Engage with wildlife and the best of nature at the Harris Neck National Wildlife Refuge, located in Macintosh, about 48 kilometers southwest of Georgia. People will be able to learn about the history of Harry Neck, as well as go hiking and biking; there are more than 15 miles. The shelter covers an area of 2,762 acres and was established on an abandoned military airfield that was transferred in 1962 by the Federal Aviation Administration. During the winter, you can enjoy the abundance of ducks that walk through the pools and swamps and, during the summer, observe the egrets and also the herons; and during the experience, an impressive 51-acre botanical garden.
The garden was planted in 1880, when owner H, B Miller planted Japanese wood plants, and in 1915, a bamboo forest was planted. The site was purchased in 1919 by Barbour Lathrop and leased to the United States Department of Agriculture. The gardens are believed to have the largest bamboo collection in the United States, which is open to the public.
What to doin Savannah's most beautiful parks and open spaces Forsyth Park takes up 30 acres in the heart of the city and is one of Savannah's largest urban parks; think of it as the city's answer to New York's Central Park.
Locals and visitors love Forsyth's relaxed atmosphere. At the north end of the park, you can pose for a photo at the 150-year-old Forsyth statue. Explore Georgia's maritime forests, salt marshes, and incoastal waterways at the 588-acre Skidaway Island State Park, located about 15 miles south of Savannah, in Georgia's Intracoastal Waterway. The Skidaway Wildlife Management Area has immaculate views, trails and campgrounds in pristine habitat.
The fauna here includes deer, fiddler crabs, reptiles, egrets and migratory birds. You can see the entire island from an observation tower and an interpretation center. See bald eagles, pumas, falcons, lynxes, red foxes, bison and toothed alligators along the two-mile hike through swamps and maritime forests. It's especially popular with little adventurers, who can walk around the farm area and see wolves up close at the Wolf Wilderness exhibition.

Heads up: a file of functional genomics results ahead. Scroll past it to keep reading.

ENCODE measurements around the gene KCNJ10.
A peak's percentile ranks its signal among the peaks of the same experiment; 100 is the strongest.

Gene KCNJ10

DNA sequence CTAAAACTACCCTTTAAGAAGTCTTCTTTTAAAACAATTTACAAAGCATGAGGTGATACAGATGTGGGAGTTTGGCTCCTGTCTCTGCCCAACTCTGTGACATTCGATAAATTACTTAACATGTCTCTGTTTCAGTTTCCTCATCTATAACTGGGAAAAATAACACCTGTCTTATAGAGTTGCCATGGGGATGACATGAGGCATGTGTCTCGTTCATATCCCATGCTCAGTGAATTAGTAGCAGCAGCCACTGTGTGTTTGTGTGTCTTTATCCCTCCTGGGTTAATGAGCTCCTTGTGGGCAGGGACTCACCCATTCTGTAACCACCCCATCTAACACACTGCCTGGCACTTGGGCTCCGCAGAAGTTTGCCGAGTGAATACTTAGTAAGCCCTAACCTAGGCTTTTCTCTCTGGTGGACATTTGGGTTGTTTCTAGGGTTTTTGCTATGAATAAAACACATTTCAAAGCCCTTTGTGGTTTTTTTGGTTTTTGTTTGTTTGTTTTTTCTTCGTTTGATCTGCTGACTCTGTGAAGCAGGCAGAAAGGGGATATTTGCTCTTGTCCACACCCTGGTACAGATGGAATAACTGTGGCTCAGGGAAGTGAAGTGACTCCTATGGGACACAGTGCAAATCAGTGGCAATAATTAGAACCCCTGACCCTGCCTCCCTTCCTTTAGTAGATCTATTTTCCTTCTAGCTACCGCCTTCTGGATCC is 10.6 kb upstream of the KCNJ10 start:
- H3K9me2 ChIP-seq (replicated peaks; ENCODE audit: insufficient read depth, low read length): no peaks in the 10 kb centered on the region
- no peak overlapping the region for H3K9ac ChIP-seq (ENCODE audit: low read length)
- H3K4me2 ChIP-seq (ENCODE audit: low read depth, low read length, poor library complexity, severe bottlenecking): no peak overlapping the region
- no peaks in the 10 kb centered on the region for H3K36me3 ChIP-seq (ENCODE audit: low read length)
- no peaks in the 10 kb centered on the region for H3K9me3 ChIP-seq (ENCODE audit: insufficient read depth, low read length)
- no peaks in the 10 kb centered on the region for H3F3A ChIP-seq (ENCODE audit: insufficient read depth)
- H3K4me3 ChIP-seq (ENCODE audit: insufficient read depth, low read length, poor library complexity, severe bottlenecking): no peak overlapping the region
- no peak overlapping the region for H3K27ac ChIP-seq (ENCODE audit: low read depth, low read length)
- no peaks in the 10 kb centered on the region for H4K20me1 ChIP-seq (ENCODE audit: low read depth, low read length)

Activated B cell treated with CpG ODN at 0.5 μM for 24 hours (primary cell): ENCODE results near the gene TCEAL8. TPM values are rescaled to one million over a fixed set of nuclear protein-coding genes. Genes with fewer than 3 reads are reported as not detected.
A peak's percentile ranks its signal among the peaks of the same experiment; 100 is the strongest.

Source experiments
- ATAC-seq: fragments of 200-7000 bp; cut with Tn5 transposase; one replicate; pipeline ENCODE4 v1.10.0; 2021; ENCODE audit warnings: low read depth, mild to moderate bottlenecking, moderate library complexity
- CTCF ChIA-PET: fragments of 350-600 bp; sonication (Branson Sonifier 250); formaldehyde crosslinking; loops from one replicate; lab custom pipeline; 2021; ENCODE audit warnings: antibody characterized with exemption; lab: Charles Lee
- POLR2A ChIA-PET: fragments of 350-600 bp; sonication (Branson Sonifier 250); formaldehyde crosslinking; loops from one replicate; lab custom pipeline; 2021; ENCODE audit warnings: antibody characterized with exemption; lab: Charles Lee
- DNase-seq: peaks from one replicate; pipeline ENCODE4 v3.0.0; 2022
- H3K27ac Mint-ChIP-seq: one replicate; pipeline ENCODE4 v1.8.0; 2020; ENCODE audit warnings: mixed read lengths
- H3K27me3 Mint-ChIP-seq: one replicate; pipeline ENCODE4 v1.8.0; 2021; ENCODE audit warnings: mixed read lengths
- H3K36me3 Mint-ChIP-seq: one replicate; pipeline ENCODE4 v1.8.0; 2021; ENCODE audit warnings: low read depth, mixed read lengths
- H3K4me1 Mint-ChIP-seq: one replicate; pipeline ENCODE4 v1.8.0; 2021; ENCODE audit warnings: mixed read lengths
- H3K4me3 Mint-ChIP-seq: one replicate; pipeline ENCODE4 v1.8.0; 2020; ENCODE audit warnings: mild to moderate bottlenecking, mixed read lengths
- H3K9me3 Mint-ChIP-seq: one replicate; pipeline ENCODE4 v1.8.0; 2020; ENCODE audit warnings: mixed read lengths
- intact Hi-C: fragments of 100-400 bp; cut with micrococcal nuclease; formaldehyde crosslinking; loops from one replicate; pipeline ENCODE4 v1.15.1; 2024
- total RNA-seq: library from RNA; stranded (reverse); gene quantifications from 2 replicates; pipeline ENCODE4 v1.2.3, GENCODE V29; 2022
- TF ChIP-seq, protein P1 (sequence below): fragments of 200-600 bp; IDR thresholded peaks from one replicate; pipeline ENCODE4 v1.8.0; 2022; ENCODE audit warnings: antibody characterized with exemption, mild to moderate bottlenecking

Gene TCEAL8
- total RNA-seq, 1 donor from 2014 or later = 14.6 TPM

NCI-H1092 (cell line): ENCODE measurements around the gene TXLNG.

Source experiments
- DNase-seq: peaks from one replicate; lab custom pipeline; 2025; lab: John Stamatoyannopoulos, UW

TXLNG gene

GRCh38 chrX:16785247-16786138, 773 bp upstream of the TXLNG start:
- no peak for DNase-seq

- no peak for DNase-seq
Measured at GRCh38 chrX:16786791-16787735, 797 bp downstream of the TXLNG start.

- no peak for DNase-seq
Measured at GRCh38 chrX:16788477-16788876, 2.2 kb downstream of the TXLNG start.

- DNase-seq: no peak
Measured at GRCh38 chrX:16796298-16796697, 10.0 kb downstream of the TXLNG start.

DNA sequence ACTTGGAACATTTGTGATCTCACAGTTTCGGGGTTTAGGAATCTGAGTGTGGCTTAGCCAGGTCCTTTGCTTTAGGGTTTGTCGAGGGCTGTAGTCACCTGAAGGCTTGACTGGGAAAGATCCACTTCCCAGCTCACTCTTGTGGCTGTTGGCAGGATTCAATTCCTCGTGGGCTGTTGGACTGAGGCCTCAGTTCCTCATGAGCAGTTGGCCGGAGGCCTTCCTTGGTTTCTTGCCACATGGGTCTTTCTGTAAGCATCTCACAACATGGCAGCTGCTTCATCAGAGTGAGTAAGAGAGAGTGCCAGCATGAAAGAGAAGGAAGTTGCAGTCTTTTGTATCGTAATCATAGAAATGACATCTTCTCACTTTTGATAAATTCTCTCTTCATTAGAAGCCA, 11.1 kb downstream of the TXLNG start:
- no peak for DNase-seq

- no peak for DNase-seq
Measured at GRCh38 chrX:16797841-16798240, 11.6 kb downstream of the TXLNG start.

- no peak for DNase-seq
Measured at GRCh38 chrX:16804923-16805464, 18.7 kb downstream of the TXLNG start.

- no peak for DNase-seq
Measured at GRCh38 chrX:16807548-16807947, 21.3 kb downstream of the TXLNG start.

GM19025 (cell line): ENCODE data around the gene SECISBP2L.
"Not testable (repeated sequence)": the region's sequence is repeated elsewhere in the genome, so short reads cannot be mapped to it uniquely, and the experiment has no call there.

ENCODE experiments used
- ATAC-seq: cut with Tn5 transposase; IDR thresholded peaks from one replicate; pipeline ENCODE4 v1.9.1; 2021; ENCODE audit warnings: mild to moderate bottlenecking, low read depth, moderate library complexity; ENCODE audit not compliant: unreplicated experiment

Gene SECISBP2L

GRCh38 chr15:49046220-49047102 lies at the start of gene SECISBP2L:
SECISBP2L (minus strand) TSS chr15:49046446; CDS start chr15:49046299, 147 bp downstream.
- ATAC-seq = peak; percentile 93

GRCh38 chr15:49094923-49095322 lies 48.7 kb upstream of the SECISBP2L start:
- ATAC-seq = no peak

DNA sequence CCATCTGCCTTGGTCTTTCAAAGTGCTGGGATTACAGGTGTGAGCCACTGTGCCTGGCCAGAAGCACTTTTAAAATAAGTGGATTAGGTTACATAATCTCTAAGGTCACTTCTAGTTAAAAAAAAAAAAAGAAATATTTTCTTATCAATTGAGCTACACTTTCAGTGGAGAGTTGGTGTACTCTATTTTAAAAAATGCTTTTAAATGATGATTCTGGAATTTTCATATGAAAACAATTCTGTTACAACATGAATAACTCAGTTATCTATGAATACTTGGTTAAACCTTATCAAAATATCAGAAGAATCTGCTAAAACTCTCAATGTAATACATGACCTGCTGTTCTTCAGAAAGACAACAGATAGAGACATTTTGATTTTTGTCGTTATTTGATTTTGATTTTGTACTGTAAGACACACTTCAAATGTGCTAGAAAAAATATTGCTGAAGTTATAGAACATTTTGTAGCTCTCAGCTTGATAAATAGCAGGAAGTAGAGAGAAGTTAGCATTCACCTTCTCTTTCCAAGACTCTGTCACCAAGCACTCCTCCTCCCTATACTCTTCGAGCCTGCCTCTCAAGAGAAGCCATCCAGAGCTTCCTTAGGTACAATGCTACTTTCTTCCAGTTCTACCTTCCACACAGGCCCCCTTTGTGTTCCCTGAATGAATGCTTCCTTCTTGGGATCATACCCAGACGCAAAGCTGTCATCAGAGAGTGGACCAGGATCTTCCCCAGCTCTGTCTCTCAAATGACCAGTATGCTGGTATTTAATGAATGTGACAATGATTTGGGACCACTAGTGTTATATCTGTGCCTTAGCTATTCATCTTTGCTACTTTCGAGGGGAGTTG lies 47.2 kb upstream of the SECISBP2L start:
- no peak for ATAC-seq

There's also an 185,000-square-foot educational building on Oatland Island that kids will love with more than 150 animals on site, such as pigs, ducks, sheep and cows. The park isn't that big and it's not far from Savannah's business district, it's the perfect place to have a good time. From mountain hikes to water parks and soccer games, there's something fun to do every season in Georgia. Forsyth Park covers 30 acres in the heart of the city and is one of Savannah's largest urban parks; consider it the city's answer to New York's Central Park.
Chippewa Square, one of 22 Savannah squares located in the historic district, is a great place to sit under the shade of live oak trees, right in the center of the city. One of the most popular places in Savannah is Chippewa Square; once there, don't forget to visit the bronze statue of General James Oglethorpe, the founder of Georgia. See Savannah's oldest standing structure, Wormsloe Village, as you stroll through this timeless setting. John Nolen designed Daffin Park in 1907, an 80-acre recreational park on the east side of Savannah, next to Victory Drive.
The park, which is located on Bull Street, was named after The Battle of Chippewa, which took place in 1812; the park was then established in 1815.The Tricentennial Park, located in the center of Savannah and very close to hotels such as the Alida and the Tryp, is a must for history lovers. From the mid-1730s, Noble Jones cared for and developed the park and inspired those who followed him to create the park, to what it is now. The large Greek Renaissance-style house, which dates back to 1847, has beautiful columns and a fence that surrounds it with medallions of prominent historic figures from Savannah.